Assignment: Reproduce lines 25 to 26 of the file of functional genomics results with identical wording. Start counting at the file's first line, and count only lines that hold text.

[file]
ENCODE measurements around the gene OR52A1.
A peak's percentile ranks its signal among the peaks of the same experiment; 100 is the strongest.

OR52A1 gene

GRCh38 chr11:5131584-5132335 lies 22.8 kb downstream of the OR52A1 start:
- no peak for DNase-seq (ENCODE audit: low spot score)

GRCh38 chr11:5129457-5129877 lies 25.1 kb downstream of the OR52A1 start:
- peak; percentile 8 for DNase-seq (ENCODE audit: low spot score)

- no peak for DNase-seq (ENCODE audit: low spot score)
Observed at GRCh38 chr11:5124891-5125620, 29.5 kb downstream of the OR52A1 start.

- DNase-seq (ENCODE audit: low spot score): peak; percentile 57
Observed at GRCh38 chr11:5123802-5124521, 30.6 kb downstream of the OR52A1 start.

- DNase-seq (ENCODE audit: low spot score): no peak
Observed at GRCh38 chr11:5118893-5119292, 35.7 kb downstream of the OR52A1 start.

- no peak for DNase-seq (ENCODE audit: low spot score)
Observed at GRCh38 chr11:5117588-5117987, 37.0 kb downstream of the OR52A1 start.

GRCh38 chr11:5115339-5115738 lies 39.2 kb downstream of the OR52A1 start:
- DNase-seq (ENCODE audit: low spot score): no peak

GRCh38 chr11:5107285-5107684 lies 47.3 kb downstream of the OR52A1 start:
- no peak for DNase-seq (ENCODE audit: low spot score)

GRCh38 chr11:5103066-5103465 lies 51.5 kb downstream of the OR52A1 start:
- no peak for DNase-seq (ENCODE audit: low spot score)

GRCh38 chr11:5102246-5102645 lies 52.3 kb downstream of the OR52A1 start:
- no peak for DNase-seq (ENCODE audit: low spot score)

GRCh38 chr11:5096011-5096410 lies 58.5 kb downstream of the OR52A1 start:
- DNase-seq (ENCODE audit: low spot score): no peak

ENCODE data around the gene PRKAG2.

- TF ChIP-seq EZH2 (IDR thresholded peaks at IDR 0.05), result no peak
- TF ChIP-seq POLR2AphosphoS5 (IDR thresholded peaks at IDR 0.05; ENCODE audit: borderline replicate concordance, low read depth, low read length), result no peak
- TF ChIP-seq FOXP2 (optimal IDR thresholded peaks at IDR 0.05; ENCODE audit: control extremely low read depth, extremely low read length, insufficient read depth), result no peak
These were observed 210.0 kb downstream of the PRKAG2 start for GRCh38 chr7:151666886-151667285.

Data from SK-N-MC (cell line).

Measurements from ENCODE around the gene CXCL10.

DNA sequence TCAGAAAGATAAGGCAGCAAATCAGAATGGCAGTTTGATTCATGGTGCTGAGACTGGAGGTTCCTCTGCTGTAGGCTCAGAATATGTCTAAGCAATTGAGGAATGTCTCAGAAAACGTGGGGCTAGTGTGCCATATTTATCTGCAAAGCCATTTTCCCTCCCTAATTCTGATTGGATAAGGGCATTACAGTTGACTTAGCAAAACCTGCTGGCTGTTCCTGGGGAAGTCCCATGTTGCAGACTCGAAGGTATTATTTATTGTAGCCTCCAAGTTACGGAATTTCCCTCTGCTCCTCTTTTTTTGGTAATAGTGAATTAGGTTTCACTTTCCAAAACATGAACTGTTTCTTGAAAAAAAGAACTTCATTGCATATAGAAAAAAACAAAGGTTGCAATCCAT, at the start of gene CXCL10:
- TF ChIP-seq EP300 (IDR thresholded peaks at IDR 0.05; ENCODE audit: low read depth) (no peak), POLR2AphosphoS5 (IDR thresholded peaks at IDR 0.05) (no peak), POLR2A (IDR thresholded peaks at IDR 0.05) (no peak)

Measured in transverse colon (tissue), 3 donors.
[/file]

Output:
- DNase-seq (ENCODE audit: low spot score): no peak

ENCODE data around the gene PRKAG2.